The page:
DENVER - Colorado voters on Tuesday soundly rejected a $950 million tax increase for education but supported sin-taxes on recreational marijuana sales.
The defeat of Amendment 66 continues a recent trend of Colorado voters rejecting tax increases for education with similar measures going down in flames in 2008 and 2011.
It was a staggering defeat for supporters, who spent $9.4 million in the months leading up to the election and faced little organized opposition.
"One thing we've heard again and again is that perhaps this wasn't the right transaction but no one fought against that vision of what this new universe could look like, or what it could do for our kids," said Gov. John Hickenlooper who put his weight behind the measure. "Every great social victory in the history of this country is based on a number of failures."
Hickenlooper, who faces reelection next year, said the political risk he took supporting Amendment 66 was worth the potential benefit of a world-class education system funded in a groundbreaking way.
State Treasurer Walker Stapleton, a Republican who vocally opposed the tax increase, hopes the state can regroup and find a better way to pay for Colorado's education system.
"I think it's a realization among Colorado voters that this particular ballot question left too many questions unanswered," Stapleton said. "I think that the overriding sense from Coloradans is that they didn't understand where the money was going to go."
Amendment 66 would have increased income taxes from 4.63 percent to 5 percent, but it also created a graduated income tax bracket where income over $75,000 would be taxed at 5.9 percent.
Estimates from the Legislative Council say the tax increase would have generated $950 million in revenue the first year, most of which would have gone directly to local school districts.
Failure of the amendment also means that Senate Bill 213 - an overhaul of the way Colorado funds public schools - won't take effect.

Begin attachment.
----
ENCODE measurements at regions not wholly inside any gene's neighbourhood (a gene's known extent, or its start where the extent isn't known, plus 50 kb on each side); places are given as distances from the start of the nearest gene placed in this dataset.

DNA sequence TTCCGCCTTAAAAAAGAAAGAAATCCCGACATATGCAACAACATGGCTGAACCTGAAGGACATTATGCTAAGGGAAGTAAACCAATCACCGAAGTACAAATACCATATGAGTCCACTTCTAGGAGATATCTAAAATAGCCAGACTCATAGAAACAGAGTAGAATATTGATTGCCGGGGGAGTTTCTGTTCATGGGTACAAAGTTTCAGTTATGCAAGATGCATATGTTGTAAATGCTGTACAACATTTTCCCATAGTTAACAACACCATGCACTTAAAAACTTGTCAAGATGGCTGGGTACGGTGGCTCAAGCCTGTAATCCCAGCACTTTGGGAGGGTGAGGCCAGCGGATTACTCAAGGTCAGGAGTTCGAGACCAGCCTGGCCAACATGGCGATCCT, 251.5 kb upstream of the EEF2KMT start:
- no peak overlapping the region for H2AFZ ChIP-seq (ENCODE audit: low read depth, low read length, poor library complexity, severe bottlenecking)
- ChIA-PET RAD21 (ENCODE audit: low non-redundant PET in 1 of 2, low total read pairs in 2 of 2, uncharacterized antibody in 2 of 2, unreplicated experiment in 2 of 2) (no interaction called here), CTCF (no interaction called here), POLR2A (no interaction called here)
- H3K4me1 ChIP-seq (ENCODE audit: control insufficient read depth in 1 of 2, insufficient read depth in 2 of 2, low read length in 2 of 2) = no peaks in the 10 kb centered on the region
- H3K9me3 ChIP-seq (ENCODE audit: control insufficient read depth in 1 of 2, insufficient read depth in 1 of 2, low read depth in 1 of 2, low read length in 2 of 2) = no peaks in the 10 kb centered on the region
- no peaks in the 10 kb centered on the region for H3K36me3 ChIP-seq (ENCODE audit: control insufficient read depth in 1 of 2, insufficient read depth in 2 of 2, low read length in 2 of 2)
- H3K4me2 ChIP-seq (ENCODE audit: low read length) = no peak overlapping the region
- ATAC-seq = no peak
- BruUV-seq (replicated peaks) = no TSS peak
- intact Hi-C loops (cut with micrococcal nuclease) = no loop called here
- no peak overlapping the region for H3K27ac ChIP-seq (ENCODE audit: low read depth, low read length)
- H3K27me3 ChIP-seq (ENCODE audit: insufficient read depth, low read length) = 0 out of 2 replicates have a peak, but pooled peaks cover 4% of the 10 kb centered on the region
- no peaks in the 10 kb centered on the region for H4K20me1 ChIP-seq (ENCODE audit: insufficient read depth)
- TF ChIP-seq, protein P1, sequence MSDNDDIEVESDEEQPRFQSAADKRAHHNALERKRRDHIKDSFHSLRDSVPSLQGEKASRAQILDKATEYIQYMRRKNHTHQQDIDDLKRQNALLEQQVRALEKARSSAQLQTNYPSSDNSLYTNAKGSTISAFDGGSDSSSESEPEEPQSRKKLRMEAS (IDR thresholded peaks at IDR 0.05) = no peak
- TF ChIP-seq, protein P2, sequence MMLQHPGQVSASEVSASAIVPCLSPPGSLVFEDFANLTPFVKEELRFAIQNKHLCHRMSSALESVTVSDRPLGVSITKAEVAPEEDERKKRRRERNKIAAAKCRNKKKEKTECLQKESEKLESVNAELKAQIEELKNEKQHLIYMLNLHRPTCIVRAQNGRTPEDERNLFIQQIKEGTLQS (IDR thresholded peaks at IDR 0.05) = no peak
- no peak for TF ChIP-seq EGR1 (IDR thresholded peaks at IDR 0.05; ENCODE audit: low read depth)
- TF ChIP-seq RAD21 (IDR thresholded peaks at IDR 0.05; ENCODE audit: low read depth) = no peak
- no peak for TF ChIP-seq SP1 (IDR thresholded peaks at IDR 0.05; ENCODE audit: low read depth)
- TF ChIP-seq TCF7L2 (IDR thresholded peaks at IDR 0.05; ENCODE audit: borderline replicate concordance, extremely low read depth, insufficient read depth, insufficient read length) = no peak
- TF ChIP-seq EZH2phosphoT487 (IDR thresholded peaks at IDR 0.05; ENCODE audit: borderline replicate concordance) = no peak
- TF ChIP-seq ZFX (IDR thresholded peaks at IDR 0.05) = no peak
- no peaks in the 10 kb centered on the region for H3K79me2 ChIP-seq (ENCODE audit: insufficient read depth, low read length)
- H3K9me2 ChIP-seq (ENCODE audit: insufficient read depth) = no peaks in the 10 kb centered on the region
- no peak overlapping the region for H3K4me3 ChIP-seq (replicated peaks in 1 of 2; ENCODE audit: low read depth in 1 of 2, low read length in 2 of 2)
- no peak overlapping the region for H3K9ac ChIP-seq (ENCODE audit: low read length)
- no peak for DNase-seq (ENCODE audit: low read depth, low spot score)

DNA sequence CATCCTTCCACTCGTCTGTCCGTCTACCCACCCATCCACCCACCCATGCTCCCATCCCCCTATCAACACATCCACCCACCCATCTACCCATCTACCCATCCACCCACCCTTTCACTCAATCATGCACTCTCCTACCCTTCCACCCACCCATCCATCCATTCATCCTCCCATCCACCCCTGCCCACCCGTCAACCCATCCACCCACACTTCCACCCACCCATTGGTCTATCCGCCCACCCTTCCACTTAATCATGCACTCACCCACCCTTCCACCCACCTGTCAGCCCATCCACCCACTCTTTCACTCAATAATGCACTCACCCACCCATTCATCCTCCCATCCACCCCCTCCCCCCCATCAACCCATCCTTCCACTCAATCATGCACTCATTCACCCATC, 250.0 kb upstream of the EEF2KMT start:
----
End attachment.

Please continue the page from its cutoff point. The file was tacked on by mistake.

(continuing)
Sen. Mike Johnston, D-Denver, says lawmakers have four years to try and find a way to get the ideas in SB 213 into law. He wouldn't speculate whether that would include asking voters for another tax increase.
"People all believed that those are all good ideas, what we disagreed on was how to pay for them," Johnston said.
Kerrie Dallman of the Colorado Education Association conceded defeat and said, "Regardless of the obstacles put in front of them, our teachers show up every day with the goal of giving our kids the best they can. We know that they will continue showing this commitment - and we look forward to the time when we can give them all of the tools needed to provide every student with a quality education."
Tax increases might be a tough sell in Colorado, but not when it's a sin tax, apparently.
Voters overwhelmingly showed their support for a tax on recreational marijuana. Late Tuesday, about 65 percent favored the 15 percent excise tax and the 10 percent sales tax.
Together the taxes are expected to generate an additional $67 million a year for the state, although estimates are difficult for the fledgling pot market.
Of that, $27.5 million would go to the statewide school construction fund.
Voters approved recreational marijuana in a 2012 constitutional amendment that included a mandate it be taxed, but in Colorado tax increases require a separate vote of the people.
Spirits were high at The Magnolia Hotel, where proponents met Tuesday to monitor election results.
By about 9 p.m., State Rep. Jonathan Singer, D-Longmont, who drew up the legislation, called Proposition AA a success.
Singer and The Committee for Responsible Regulation kept track of votes in downtown Denver.
"What this does is it takes the pressure off the (state) budget so we can make sure we can continue to fund education," Singer said.
The idea, he said, is "to let marijuana pay its own way in terms of regulation, to make sure the potential legal and health consequences are paid for."